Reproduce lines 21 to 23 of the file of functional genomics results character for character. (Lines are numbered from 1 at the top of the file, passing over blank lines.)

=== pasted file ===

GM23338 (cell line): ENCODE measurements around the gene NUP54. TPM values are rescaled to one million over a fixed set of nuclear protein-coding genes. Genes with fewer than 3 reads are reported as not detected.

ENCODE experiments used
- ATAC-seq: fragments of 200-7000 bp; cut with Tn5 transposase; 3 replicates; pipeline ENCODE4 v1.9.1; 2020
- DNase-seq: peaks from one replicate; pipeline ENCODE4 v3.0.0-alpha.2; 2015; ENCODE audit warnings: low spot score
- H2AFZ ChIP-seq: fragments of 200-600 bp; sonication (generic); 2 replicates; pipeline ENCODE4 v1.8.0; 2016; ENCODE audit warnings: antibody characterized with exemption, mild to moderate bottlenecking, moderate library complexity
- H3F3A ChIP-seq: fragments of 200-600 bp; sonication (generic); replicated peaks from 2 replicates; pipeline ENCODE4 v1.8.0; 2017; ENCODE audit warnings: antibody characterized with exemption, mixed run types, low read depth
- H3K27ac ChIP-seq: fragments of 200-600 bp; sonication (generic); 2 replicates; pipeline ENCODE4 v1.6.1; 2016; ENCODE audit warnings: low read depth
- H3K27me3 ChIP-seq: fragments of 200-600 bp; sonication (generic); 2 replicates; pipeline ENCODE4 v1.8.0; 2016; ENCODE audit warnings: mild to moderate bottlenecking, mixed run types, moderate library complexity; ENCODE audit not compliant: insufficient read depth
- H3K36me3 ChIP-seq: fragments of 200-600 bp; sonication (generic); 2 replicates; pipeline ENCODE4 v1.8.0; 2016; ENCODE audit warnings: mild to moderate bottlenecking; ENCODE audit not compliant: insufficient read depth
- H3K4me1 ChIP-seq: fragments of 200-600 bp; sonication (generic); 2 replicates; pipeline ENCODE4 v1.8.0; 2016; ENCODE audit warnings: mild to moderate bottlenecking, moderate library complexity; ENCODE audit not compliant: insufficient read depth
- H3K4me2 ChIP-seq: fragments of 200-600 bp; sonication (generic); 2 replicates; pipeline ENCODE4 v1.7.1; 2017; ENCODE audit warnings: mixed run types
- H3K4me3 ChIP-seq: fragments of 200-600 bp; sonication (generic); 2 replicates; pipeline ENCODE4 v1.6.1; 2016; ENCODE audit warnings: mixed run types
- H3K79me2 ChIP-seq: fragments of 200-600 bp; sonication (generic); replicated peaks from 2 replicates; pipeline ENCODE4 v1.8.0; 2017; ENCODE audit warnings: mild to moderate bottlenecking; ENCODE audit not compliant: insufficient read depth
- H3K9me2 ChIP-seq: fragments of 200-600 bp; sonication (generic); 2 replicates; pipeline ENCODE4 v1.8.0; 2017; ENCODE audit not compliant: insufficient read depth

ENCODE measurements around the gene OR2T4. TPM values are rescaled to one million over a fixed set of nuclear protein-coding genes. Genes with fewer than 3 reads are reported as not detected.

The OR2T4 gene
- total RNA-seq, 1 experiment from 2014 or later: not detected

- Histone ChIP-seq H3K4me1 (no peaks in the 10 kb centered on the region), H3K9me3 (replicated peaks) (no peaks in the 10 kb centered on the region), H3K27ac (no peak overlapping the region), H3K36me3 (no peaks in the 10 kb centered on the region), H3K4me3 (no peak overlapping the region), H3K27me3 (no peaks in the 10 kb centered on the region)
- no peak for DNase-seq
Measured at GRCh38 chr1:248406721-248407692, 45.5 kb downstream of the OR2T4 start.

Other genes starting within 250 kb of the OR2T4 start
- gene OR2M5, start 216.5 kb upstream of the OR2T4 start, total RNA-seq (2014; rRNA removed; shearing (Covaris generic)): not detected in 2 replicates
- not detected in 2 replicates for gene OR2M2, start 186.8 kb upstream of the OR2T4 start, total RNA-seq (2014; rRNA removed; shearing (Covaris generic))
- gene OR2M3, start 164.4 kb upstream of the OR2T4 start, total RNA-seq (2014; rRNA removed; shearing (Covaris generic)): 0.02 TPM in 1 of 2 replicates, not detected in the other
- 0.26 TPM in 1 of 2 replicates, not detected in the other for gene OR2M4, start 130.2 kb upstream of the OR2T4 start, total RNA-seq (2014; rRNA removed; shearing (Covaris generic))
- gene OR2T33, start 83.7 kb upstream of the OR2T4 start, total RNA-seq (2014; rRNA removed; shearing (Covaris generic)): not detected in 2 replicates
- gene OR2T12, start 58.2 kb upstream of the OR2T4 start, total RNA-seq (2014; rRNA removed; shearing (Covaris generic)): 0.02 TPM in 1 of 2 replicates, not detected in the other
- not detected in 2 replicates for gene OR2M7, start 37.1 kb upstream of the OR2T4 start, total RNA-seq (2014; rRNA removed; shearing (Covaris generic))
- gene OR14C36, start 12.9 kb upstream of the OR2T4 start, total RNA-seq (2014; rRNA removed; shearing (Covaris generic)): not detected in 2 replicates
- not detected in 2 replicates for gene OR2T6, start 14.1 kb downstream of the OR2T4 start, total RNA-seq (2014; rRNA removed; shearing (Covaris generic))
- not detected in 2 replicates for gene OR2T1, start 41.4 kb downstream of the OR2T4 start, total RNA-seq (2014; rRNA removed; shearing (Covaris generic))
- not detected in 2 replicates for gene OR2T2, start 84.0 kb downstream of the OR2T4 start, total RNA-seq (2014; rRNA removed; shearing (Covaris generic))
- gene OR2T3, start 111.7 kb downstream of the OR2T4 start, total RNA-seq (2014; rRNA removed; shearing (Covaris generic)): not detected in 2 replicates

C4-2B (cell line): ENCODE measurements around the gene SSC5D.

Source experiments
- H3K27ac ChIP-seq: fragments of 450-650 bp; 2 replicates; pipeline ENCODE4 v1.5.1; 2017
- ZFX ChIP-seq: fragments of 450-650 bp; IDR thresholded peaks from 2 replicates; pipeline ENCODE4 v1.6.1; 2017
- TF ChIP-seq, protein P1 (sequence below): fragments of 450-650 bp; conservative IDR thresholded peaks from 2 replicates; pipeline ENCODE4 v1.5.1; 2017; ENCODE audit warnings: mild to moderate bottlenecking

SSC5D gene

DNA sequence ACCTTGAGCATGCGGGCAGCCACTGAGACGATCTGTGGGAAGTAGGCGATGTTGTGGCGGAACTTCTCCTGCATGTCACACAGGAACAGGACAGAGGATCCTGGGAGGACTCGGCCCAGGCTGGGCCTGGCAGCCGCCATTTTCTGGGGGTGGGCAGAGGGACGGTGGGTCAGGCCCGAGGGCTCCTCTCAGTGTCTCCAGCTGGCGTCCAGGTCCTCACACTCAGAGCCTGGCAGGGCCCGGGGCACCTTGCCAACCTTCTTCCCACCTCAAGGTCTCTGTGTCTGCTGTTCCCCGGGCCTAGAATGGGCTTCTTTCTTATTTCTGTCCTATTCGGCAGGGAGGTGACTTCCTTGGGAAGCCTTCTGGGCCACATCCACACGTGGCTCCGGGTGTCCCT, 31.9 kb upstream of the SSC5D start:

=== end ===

Other genes starting within 250 kb of the OR2T4 start
- gene OR2M5, start 216.5 kb upstream of the OR2T4 start, total RNA-seq (2014; rRNA removed; shearing (Covaris generic)): not detected in 2 replicates
- not detected in 2 replicates for gene OR2M2, start 186.8 kb upstream of the OR2T4 start, total RNA-seq (2014; rRNA removed; shearing (Covaris generic))